Want to Live in a Van? There's a Festival for That

Former Affton residents and nomadic van dwellers John and Jayme Serbell have organized a festival for those with wanderlust. - Allison Babka
Allison Babka
Former Affton residents and nomadic van dwellers John and Jayme Serbell have organized a festival for those with wanderlust.

A new festival for nomads just might finally prove that all who wander are not lost.

This weekend, hundreds of travelers will set up camp in the wilderness near Rolla, Missouri, for the first-ever Midwest Vanlife Gathering. Organized by former Affton residents and current van dwellers John and Jayme Serbell, the event aims to build community for regional rovers.

Since Riverfront Times featured the Serbells in a 2017 cover story about trading their suburban existence for a life on wheels, the couple has been on a nonstop journey around the country in their custom-built conversion van. With their belongings — and their dogs! — squeezed into about 200 cubic feet, the Serbells have done yoga in the mountains, splashed in oceans and slept under desert stars. They even recently sold their former home in Affton after initially just renting it out while they traveled.

But as much as they’ve enjoyed quality time with each other, the Serbells are even more excited when they can meet up with other home-free travelers. That sense of community is what prompted the couple to organize the Midwest Vanlife Gathering.

"Most of our communication with people in vanlife is via Instagram, but since we created the Facebook event page, there's people from all over the place saying, 'Oh, we're so excited! We're building a van in Kansas City and can't wait to come out for inspiration.'" Jayme Serbell says.

The Midwest Vanlife Gathering is an offshoot of a series of gatherings by popular Australian rovers Vanlife — the first in the Midwest. Immersing themselves into global van culture over the past couple of years, the Aussies had been filming The Meaning of Vanlife, a documentary about the nomad community. At some point, most van-dwellers cross paths with the Vanlife folks in person or online, which is how the Serbells became involved.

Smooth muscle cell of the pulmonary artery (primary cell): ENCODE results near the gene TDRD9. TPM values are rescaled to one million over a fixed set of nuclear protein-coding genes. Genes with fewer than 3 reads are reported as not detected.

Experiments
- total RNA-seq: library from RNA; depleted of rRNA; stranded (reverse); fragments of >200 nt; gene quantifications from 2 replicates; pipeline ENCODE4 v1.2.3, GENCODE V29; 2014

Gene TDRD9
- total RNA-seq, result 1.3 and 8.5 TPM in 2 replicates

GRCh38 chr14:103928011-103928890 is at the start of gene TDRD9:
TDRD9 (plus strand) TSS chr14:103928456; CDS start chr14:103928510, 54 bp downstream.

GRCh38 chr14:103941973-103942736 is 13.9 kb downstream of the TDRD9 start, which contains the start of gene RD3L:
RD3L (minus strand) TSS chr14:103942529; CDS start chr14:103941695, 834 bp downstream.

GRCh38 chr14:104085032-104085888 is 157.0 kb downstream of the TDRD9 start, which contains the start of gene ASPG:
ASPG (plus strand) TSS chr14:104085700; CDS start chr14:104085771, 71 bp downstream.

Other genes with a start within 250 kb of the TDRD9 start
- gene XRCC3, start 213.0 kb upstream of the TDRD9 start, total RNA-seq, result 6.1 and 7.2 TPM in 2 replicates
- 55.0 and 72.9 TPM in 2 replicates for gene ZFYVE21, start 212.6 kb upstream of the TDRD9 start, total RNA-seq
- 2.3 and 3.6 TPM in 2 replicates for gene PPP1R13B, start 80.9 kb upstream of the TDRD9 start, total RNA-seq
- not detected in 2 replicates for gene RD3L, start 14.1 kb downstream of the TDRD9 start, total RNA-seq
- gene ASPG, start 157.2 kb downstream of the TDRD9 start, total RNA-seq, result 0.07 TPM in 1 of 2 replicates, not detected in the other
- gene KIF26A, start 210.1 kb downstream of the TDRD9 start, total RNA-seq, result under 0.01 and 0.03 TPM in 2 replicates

“This year they’re touring again and debuting the documentary, and they reached out to us to ask if we wanted to host a meetup,” Serbell says. “There are meetups all over the West Coast, there are a couple on the East Coast, but we’d never heard of anything in the middle [of the country] except for in Colorado. So we were like, let’s do a Midwest one!

"For some people, they've never really had a reason to come to the Midwest, and a lot of the Vanlife draw is going to experience places you've never been before," Serbell continues.

click to enlarge John Serbell works on his laptop after preparing a meal in the van's miniature kitchen. - Courtesy of John and Jayme Serbell
Courtesy of John and Jayme Serbell
John Serbell works on his laptop after preparing a meal in the van's miniature kitchen.

The Midwest Vanlife Gathering will be held in the Slabtown area of the Mark Twain National Forest, with easy access to Big Piney River. The Serbells say that festival-goers can enjoy hiking, paddleboarding, a swap meet, kids’ activities, pet pools, live music, potluck dinners (perhaps inspired by the couple’s United We Van cookbook) and educational activities, along with a screening of the Vanlife documentary.

But the festival isn’t just for those who already live in a tricked-out vehicle. The Serbells say the gathering is also designed to appeal to traditional camping fans and give friends who are curious about a nomadic lifestyle an accessible and realistic look at what it takes to hit the road. Van veterans will show off their vehicles and answer questions about build-outs and maintenance.

"You don't need a van. You don't need an RV. You don't need a vehicle of any sort. You could just bring a tent," says Serbell. "Imagine camping with 400 of your friends! People typically have their doors open so you can check out their rig, like a big-old open house or block party."

A number of event sponsors are contributing camping and lifestyle prizes for a raffle, and 100 percent of the proceeds will go to Adventure Works, a Midwest nonprofit that specializes in outdoor therapy for at-risk teenagers and families.

While vans, cars, RVs, buses, bikes and tents are welcome at the festival, participants should note that the experience is “off the grid.” The event site has no utility hookups, generators aren’t permitted and cell phone service largely is unavailable. Portable toilets will be on site. Festival-goers should bring enough water and food to last throughout their stay.

Tickets for the May 18-20 Midwest Vanlife Gathering are available for $50 per vehicle driver plus $10 for each additional person. Learn more on John and Jayme Serbell's Gnomad Home website or on the gathering’s Facebook event page.

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